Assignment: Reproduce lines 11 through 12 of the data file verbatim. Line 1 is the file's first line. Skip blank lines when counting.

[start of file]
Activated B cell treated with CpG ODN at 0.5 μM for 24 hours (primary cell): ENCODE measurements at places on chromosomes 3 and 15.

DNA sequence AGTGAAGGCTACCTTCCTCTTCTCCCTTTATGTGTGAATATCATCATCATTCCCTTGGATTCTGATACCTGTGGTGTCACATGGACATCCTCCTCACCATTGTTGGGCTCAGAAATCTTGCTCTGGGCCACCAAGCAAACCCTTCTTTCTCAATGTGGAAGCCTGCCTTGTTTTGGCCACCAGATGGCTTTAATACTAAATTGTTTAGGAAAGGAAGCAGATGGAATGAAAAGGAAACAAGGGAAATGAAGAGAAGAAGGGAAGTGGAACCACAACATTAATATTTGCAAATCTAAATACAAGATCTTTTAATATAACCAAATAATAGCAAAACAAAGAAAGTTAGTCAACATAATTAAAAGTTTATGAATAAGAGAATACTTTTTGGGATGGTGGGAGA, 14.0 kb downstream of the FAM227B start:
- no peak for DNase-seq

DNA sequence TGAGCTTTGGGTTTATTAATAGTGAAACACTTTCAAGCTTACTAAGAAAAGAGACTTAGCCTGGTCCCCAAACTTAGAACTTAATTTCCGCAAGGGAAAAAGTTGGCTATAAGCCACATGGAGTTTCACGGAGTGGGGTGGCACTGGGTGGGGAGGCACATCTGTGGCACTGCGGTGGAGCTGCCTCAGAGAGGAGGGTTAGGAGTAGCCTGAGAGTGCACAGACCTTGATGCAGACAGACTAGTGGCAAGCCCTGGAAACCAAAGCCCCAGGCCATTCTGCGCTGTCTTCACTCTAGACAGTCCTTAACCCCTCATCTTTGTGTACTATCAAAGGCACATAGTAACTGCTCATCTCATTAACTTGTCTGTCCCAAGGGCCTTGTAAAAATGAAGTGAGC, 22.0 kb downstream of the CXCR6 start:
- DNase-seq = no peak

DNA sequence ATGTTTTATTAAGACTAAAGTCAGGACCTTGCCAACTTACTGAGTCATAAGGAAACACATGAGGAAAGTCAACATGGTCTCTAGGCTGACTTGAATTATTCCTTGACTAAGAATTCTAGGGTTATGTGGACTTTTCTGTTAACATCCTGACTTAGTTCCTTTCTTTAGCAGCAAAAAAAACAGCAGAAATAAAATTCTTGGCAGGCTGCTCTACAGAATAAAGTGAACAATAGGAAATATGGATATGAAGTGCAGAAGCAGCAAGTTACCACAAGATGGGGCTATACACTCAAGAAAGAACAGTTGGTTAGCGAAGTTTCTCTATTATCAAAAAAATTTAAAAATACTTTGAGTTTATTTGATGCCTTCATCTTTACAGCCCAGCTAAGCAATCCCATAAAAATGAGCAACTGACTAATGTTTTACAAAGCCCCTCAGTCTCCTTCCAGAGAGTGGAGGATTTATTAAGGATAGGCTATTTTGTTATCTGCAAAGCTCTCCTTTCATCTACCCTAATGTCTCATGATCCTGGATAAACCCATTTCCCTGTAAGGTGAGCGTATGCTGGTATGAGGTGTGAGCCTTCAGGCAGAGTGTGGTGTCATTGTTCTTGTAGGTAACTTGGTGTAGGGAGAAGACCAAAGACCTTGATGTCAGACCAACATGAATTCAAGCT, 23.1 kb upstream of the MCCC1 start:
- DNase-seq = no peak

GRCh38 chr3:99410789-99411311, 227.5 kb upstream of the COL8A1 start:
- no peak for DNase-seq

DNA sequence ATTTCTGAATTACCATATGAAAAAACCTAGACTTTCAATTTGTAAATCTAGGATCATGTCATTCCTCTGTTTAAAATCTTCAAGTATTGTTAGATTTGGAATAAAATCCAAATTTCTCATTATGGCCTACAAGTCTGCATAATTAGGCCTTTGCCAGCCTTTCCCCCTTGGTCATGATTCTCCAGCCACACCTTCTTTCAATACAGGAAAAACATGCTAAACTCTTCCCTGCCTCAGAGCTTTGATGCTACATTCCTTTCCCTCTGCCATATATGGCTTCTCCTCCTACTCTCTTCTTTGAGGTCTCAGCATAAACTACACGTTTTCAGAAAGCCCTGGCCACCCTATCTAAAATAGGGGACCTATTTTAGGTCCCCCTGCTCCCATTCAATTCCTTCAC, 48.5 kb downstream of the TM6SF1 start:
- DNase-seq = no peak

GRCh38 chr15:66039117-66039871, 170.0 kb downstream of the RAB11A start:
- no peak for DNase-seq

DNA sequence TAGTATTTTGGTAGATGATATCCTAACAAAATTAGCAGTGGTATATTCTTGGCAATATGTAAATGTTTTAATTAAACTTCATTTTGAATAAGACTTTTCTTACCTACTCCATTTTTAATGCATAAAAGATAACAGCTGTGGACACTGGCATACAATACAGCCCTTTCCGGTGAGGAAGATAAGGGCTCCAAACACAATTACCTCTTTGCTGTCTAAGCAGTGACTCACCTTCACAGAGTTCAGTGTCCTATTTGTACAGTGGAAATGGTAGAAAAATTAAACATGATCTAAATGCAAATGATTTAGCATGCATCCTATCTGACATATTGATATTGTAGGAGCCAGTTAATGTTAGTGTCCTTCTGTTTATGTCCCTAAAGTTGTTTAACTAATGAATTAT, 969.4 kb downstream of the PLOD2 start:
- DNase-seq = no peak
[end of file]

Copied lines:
- DNase-seq = no peak

GRCh38 chr15:66039117-66039871, 170.0 kb downstream of the RAB11A start: